This topic contains 9 replies, has 1 voice, and was last updated by  Evan Curry 8 years, 8 months ago.

Where does the FDO draw the line on medicating the mentally ill?

  •  that as beautiful raely

    Im a  friend of death, a brother of luck and a son of a bitch!

    So if you have ADHD or ADD you are "mentally ill".  Why are you considered "mentally ill"?  Because you aren’t the norm!!!!!  Happens all the time in genetics.  You have the wild type and then you have the MUTANT.  The thought being if you aren’t like MOST people, there is something wrong with you!!!!!  Not to say there aren’t mutants that lead to disease.  At least in genetics we are now getting to the point of saying allelic variation instead of mutant!.  I say defy the norm – be a variant.  I know I am and I am proud of it!!!!!! Kiss Smoochies! 

    "Whatever you can do, or dream you can, begin it.  Boldness has genius, power and magic in it." – Goethe

    Ugh. There’s good point on commercializing drugs for everything. Though sometimes people are fat from a disease, and can’t lose weight without drug help – but that’s rare. It’s mostly just America becoming lazier and lazier. Which is lame. Though I think some people really do need drugs for some things, but America has managed to turn it into a company that makes way too much money nowadays. Like it likes to do to everything (even in our bad economy), it seems.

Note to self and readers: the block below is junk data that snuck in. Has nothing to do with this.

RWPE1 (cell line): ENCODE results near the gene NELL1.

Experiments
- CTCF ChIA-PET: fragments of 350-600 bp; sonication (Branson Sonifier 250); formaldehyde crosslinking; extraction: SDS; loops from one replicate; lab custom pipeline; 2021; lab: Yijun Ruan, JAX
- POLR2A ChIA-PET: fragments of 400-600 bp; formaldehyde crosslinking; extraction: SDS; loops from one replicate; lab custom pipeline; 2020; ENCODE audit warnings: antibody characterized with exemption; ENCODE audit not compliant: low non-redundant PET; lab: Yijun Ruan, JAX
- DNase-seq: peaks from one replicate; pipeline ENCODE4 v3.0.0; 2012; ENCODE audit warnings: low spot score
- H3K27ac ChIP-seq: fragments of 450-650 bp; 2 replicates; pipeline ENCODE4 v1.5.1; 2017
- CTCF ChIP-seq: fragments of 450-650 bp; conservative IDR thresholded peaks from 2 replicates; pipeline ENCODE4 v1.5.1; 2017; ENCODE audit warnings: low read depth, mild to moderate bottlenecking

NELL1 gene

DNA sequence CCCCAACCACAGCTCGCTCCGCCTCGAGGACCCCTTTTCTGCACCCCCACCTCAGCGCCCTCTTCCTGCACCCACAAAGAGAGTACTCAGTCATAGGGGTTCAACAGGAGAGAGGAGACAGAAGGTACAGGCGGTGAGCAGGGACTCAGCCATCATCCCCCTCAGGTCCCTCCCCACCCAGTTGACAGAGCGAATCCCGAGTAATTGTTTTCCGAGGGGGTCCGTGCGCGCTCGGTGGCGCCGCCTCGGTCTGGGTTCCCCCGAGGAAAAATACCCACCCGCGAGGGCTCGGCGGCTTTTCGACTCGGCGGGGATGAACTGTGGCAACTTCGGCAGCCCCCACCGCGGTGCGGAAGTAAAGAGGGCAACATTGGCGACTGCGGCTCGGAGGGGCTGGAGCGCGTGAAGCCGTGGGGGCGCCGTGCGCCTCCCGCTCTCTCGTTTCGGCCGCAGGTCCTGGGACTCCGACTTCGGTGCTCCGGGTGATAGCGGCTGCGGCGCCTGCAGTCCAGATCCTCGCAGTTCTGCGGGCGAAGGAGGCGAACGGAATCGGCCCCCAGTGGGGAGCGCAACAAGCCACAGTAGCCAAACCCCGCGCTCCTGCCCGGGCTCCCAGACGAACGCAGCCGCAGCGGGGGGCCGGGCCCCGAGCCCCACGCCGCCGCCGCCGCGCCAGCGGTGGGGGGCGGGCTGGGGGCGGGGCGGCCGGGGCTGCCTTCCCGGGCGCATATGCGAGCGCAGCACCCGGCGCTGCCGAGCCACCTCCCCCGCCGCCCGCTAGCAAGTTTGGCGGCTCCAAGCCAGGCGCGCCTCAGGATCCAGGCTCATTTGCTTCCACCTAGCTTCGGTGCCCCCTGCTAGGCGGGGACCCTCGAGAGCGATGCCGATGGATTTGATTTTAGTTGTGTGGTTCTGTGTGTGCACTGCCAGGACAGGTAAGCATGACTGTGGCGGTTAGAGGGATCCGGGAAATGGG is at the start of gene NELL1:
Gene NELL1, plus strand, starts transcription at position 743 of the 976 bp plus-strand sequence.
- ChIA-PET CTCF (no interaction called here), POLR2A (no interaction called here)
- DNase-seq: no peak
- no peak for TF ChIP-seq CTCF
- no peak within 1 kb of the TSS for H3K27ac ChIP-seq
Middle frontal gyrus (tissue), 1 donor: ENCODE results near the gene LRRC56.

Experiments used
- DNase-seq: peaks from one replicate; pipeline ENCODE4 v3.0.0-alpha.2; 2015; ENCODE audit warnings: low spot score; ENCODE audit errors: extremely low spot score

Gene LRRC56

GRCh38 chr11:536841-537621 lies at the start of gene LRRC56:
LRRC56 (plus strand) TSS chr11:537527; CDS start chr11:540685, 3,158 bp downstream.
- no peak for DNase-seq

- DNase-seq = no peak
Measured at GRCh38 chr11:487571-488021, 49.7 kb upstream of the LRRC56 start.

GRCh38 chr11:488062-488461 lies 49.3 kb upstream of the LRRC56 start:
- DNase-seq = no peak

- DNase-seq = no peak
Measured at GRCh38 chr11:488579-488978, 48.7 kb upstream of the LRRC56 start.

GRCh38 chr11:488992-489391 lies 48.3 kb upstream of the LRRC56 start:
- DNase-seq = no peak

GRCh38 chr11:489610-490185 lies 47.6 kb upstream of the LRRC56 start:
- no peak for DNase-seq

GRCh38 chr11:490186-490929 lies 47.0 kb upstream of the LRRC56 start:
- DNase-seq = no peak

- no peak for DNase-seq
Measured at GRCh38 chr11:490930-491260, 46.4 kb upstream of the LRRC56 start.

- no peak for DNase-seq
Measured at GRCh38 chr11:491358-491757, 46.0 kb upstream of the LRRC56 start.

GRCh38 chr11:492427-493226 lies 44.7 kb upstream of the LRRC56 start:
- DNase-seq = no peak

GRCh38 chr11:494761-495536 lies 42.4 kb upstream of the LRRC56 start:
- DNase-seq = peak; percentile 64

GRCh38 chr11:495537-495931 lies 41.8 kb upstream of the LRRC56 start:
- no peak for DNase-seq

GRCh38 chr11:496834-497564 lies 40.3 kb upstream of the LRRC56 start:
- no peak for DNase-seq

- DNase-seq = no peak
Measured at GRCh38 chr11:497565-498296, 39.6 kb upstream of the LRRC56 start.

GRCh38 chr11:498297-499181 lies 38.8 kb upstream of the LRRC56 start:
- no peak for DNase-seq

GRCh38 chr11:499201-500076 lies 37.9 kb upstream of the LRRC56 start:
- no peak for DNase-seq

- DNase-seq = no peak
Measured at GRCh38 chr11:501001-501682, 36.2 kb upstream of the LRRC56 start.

There’s also a good point at not wanting to take responsibility, or trying to control too darn much. Parents don’t want to accept that their kids aren’t the perfect little angels who always behave themselves, are magically thin, study every night, and get straight A’s. Instead, they’d rather try a medicine to "fix" – or rather, mold – their child, so they can be the disgustingly perfect thing they saw in their mind, while at the same time letting their children just sit for hours on end in front of a TV watching shows, or playing video games.

     That’s not to say that I don’t also agree that some people just plain need that medicine. A kid I knew in middle school, for example. He was on ADHD medicine already, but his ADHD still mostly controlled him. I had one class in a (pretty strong) portable with the kid. He would  fold his arms over each other and just sit there banging his head up and down upon his arms, because he needed to be doing something, and that’s all he had. He would shake the whole portable. Even when he ran for gym he still wasn’t doing enough. He’d bob his head, almost in a chicken-like pattern, while he ran. He had ADHD really bad, and I’d hate to think how up the wall he was while not on his medicine.